I suppose the prescence of the 4x4's acts as a deterrent on first sight to those who have a "liberal" interpretation of the speed limits, however, the manner in which they are driven ie at around 45mph on the inside lane of a Motorway suggests that whoever decided this should be an operational policy has never driven on a Motorway !!!. I do though, have a distinct sense of unease here given that I feel that once established, then eventually their powers will also be expanded to cover motoring offences. I also suspect there are quite a few "wannabe but would never be good enough" members who would revel in the role of Traffic Police Officer---excuse my cynicism here ;) and thus we have the Traffic Warden syndrome to come on the Roads as a result.

8th Aug 2006, 06:45
It's not so much a speed "limit" so much as a speed "guideline".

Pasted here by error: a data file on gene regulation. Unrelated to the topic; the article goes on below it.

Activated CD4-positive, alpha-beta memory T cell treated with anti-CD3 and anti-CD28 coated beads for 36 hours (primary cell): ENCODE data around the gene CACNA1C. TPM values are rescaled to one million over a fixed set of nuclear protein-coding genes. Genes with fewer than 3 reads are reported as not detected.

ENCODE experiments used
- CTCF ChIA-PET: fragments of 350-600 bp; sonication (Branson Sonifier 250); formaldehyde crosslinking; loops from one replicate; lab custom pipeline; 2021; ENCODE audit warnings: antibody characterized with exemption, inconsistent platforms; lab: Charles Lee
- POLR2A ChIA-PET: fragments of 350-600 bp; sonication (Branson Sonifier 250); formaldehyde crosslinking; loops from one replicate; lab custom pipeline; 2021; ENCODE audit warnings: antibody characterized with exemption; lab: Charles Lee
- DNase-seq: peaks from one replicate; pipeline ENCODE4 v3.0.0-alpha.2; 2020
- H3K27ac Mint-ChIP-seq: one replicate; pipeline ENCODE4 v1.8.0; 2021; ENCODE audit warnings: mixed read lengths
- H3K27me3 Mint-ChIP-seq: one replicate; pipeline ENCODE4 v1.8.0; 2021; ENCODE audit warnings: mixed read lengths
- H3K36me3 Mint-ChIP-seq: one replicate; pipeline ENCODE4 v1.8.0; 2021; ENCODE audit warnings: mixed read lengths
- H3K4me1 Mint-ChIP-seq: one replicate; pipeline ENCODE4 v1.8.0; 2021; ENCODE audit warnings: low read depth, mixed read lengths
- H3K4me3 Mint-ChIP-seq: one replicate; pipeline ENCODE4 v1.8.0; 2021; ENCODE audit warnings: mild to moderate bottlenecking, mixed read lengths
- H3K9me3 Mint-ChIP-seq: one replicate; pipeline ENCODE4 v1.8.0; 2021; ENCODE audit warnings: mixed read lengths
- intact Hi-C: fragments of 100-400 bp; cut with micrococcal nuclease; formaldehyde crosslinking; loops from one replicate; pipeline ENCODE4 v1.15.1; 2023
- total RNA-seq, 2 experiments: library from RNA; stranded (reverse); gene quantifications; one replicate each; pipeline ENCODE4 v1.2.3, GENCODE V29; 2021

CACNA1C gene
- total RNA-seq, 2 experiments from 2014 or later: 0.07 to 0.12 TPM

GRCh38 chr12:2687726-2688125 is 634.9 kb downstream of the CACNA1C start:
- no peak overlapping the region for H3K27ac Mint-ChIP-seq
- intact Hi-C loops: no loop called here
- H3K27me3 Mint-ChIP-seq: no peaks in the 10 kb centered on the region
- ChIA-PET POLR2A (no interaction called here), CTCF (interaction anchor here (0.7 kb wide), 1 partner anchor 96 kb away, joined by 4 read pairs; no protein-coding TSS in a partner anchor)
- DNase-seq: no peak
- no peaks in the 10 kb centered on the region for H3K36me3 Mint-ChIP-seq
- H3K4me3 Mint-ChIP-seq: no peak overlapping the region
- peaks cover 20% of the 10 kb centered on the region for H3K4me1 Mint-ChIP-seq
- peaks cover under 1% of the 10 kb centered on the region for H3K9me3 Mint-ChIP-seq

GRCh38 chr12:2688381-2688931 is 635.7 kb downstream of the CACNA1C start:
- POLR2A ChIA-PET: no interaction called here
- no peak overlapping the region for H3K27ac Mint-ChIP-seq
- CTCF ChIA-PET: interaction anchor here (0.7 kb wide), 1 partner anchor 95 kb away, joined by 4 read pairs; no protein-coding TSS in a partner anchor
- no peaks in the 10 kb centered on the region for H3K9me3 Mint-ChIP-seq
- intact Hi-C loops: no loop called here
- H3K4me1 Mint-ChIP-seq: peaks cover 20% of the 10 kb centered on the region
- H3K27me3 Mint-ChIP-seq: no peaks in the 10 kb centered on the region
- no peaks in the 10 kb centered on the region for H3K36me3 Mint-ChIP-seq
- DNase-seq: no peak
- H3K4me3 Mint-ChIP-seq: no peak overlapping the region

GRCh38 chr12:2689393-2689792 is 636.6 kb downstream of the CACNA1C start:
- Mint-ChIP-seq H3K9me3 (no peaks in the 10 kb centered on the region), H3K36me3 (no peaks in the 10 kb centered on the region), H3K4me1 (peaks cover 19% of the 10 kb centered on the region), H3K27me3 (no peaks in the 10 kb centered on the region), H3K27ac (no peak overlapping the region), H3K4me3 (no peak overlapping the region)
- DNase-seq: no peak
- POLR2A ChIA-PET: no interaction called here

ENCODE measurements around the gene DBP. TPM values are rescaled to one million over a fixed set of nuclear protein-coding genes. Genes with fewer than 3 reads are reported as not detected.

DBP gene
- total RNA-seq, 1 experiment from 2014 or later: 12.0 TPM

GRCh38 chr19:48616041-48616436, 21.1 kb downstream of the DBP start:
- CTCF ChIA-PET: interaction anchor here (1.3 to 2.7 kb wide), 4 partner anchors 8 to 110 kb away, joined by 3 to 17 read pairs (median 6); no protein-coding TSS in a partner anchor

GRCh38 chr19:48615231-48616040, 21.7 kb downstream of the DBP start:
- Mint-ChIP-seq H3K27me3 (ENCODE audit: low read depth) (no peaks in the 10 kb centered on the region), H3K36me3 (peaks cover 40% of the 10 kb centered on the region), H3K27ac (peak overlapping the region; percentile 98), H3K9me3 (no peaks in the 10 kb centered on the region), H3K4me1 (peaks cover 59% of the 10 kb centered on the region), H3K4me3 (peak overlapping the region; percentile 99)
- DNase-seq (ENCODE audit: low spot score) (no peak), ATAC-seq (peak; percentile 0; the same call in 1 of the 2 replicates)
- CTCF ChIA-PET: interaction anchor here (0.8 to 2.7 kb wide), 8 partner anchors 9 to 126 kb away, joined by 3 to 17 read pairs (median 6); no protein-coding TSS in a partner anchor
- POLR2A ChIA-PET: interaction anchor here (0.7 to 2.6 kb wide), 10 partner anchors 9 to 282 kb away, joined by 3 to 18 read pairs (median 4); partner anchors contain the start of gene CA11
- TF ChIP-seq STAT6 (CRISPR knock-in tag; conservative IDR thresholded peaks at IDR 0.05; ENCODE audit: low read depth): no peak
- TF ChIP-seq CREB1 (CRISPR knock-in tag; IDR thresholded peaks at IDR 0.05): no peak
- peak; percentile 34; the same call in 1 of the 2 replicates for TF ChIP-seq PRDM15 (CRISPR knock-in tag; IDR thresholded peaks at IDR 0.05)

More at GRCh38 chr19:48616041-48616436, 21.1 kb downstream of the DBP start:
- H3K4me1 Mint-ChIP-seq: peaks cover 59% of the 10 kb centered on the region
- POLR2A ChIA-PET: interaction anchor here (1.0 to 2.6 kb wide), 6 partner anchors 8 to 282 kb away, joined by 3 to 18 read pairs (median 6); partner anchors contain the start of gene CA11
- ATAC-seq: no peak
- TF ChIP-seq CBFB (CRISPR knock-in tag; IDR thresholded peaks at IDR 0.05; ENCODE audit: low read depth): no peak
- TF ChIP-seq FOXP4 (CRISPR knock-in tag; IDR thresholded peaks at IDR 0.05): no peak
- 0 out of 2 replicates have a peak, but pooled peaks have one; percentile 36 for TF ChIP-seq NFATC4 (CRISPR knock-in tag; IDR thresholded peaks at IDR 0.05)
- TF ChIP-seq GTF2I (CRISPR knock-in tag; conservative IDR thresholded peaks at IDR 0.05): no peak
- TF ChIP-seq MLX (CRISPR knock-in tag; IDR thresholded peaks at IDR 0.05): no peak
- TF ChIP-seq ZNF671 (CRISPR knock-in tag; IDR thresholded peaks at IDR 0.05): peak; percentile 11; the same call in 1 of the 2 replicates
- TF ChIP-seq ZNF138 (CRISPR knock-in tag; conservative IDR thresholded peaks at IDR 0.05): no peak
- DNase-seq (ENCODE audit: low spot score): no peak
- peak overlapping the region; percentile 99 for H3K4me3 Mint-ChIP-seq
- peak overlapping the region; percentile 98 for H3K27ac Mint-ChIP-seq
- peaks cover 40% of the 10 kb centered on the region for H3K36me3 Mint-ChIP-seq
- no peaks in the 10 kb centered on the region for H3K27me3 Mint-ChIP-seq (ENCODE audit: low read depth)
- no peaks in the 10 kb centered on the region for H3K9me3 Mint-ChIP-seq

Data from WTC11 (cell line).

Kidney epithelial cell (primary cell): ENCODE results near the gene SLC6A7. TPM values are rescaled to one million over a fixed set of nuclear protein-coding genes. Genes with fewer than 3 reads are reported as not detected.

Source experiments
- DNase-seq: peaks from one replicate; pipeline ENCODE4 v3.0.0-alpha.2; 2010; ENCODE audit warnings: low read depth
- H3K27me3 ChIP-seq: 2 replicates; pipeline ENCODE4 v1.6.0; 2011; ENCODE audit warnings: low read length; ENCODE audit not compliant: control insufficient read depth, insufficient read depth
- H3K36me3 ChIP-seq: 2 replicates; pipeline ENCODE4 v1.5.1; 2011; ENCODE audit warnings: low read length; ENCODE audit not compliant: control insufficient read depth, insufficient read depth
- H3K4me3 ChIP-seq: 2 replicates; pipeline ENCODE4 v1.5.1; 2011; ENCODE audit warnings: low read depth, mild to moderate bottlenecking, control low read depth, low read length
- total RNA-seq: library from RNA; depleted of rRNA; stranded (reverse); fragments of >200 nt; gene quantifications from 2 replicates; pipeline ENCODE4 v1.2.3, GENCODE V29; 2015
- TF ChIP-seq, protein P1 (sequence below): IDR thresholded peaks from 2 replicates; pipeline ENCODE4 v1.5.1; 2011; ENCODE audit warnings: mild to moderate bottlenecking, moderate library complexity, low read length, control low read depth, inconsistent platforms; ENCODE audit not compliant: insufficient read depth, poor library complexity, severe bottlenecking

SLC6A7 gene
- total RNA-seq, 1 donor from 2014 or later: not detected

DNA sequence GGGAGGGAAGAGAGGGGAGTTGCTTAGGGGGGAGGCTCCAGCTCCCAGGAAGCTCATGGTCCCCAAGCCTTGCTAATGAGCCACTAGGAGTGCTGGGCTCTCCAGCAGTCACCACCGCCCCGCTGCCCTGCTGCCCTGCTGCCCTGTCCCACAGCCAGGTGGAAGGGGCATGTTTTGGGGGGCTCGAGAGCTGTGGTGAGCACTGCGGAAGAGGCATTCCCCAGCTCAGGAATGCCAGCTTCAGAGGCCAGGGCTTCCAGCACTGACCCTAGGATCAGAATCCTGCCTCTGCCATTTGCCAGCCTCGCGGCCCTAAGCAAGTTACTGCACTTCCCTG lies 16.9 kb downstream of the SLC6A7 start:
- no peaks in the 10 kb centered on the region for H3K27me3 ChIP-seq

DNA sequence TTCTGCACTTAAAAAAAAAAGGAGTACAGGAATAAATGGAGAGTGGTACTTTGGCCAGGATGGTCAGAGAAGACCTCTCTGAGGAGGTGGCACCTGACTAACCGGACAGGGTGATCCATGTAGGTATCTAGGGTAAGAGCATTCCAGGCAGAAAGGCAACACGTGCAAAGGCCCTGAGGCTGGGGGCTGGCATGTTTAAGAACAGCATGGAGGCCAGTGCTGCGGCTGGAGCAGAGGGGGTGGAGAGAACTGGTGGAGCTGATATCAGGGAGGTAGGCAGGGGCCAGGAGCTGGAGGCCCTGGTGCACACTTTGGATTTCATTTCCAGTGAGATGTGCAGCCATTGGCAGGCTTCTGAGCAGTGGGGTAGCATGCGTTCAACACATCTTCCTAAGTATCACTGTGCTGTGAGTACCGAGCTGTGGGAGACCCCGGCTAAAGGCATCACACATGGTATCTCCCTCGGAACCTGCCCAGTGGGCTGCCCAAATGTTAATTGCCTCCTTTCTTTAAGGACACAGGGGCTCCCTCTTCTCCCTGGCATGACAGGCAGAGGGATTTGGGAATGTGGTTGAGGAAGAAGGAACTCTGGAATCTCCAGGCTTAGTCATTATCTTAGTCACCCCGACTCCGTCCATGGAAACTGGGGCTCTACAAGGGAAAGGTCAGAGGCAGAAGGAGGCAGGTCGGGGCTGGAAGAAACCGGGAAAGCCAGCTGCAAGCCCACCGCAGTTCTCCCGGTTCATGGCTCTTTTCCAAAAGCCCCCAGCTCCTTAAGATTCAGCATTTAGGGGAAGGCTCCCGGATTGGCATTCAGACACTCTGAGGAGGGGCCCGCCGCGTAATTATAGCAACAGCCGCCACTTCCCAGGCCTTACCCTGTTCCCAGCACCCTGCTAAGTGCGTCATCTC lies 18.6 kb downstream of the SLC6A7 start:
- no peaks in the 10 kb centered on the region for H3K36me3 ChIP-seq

Now if I can just convince the Mag...:} :}

Curious Pax
8th Aug 2006, 07:43
Like others I suspect that the similarity between these cars and police cars is not a coincidence - it certainly has the effect on traffic speed around them that I imagine the police would approve of. The fact that I haven't seen a police car on a motorway in my last few visits to the UK is probably not a coincidence either!

Flying Lawyer
8th Aug 2006, 08:11


All the more reason they shouldn't look so much like police vehicles.

8th Aug 2006, 08:36
If they are causing such tailbacks couldn't you report them for causing an obstruction? Surely impeding the flow of traffic for no defendable reason is an offence?

Curious Pax
8th Aug 2006, 08:39
In themselves they aren't causing tailback (in my experience they tend to be doing 60 rather than 45) rather it's all the numties who seem paranoid about overtaking what they think is a police car even when it is going slower than the limit. You often see a similar effect with speed cameras - limit is 60, traffic is moving at 50 and you still get prats hitting the brakes when they see it!